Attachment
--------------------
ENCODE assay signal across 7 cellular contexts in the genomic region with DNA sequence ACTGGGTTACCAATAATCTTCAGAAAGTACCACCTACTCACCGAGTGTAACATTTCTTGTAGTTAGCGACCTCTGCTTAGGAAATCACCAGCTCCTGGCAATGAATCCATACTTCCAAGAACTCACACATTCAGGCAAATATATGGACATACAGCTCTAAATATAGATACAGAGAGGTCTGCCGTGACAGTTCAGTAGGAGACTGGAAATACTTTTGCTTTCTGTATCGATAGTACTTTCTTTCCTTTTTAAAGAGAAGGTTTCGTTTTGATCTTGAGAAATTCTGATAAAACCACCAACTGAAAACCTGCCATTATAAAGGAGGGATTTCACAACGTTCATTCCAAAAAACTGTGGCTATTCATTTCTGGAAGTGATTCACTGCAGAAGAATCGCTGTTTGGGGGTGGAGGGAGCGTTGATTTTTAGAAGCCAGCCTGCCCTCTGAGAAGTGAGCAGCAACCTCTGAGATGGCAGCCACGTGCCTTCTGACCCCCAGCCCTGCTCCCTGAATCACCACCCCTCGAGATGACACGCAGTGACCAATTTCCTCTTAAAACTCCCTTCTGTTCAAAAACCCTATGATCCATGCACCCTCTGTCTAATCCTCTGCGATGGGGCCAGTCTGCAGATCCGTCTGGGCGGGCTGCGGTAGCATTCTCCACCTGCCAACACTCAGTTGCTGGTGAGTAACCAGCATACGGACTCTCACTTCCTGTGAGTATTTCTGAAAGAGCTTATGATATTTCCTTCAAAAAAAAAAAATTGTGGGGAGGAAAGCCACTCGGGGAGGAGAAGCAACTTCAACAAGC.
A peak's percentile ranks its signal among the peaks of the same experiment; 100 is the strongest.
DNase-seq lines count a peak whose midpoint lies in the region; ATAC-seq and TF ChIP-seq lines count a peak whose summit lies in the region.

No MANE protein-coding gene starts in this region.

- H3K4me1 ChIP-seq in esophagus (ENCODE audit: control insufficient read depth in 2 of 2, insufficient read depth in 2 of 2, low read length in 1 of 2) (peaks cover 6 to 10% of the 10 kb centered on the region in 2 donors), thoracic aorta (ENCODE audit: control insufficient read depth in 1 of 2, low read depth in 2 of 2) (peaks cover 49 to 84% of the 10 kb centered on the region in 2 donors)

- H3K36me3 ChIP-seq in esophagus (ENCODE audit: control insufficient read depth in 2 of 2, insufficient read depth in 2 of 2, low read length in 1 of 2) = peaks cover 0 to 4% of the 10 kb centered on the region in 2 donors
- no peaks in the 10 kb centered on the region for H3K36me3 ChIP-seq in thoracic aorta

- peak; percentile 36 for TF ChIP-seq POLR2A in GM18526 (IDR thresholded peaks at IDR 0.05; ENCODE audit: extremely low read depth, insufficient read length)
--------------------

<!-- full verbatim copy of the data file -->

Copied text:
ENCODE assay signal across 7 cellular contexts in the genomic region with DNA sequence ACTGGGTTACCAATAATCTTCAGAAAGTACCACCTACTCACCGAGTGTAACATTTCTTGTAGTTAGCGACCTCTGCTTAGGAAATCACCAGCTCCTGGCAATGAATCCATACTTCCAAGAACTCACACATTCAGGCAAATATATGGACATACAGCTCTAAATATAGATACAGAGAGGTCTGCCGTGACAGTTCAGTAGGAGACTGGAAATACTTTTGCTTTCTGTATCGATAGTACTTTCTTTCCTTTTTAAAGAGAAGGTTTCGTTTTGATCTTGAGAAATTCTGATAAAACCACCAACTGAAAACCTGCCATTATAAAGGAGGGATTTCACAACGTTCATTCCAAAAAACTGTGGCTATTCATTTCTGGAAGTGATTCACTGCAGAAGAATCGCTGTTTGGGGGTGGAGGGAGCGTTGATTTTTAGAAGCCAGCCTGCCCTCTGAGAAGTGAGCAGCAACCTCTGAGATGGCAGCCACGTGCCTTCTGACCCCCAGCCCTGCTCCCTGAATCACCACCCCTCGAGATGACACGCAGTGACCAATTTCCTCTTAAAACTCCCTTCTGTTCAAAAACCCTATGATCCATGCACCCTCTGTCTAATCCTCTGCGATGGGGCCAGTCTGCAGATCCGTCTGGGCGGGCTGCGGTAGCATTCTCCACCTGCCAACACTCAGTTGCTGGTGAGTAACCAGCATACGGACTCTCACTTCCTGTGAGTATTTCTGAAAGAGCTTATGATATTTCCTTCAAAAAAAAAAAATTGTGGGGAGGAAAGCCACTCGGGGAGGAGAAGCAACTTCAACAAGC.
A peak's percentile ranks its signal among the peaks of the same experiment; 100 is the strongest.
DNase-seq lines count a peak whose midpoint lies in the region; ATAC-seq and TF ChIP-seq lines count a peak whose summit lies in the region.

No MANE protein-coding gene starts in this region.

- H3K4me1 ChIP-seq in esophagus (ENCODE audit: control insufficient read depth in 2 of 2, insufficient read depth in 2 of 2, low read length in 1 of 2) (peaks cover 6 to 10% of the 10 kb centered on the region in 2 donors), thoracic aorta (ENCODE audit: control insufficient read depth in 1 of 2, low read depth in 2 of 2) (peaks cover 49 to 84% of the 10 kb centered on the region in 2 donors)

- H3K36me3 ChIP-seq in esophagus (ENCODE audit: control insufficient read depth in 2 of 2, insufficient read depth in 2 of 2, low read length in 1 of 2) = peaks cover 0 to 4% of the 10 kb centered on the region in 2 donors
- no peaks in the 10 kb centered on the region for H3K36me3 ChIP-seq in thoracic aorta

- peak; percentile 36 for TF ChIP-seq POLR2A in GM18526 (IDR thresholded peaks at IDR 0.05; ENCODE audit: extremely low read depth, insufficient read length)